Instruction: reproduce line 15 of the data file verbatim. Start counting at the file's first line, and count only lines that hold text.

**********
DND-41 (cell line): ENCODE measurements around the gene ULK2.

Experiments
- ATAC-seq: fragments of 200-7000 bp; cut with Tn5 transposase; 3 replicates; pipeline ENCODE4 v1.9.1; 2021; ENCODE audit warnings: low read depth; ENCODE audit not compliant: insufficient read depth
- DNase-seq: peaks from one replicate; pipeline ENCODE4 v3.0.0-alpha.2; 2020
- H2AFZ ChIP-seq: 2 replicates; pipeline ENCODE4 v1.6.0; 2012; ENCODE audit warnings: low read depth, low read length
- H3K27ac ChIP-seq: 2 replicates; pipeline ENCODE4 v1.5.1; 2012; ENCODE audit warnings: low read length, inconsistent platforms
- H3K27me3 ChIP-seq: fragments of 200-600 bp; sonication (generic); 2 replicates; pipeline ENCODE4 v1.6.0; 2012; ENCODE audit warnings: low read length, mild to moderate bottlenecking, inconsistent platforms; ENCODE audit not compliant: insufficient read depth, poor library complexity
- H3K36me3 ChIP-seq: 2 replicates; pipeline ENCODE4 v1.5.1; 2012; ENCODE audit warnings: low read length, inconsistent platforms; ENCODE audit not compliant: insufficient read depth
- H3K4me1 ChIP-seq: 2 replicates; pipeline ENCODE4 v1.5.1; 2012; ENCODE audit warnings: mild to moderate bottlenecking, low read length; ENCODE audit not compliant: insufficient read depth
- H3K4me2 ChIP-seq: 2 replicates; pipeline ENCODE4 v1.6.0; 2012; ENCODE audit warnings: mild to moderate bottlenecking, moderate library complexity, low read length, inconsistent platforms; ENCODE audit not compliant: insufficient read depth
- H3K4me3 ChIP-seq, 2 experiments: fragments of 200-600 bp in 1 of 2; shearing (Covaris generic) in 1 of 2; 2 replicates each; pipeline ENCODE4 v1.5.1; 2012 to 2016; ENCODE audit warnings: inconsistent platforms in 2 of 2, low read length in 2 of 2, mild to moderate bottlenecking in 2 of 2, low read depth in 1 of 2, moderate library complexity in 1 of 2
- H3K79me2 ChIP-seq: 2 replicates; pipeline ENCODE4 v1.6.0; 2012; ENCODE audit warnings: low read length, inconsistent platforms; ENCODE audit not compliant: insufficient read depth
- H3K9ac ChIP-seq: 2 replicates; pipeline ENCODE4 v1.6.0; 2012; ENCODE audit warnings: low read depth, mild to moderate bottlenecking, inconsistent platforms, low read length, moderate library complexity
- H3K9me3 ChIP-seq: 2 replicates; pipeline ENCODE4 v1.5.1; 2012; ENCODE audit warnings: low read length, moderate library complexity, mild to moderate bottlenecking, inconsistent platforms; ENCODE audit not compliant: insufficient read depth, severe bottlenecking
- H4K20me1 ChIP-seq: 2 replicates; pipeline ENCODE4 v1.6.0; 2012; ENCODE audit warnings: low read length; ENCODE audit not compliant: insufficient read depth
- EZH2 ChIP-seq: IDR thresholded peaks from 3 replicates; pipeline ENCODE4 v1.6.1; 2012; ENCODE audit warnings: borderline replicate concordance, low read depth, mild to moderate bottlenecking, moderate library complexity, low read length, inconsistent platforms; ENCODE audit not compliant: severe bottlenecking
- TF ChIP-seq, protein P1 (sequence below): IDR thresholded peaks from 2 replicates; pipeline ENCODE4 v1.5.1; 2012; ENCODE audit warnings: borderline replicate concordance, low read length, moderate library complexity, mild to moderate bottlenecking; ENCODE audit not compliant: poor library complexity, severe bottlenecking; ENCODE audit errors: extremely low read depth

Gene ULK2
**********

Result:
- H4K20me1 ChIP-seq: 2 replicates; pipeline ENCODE4 v1.6.0; 2012; ENCODE audit warnings: low read length; ENCODE audit not compliant: insufficient read depth